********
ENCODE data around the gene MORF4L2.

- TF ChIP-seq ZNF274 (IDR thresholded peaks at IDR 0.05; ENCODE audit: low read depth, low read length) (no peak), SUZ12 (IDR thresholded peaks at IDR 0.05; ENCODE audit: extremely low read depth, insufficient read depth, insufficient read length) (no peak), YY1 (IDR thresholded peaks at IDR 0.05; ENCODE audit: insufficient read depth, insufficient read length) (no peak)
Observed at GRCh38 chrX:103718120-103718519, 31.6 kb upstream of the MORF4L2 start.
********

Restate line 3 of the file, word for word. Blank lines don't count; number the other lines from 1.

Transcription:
Observed at GRCh38 chrX:103718120-103718519, 31.6 kb upstream of the MORF4L2 start.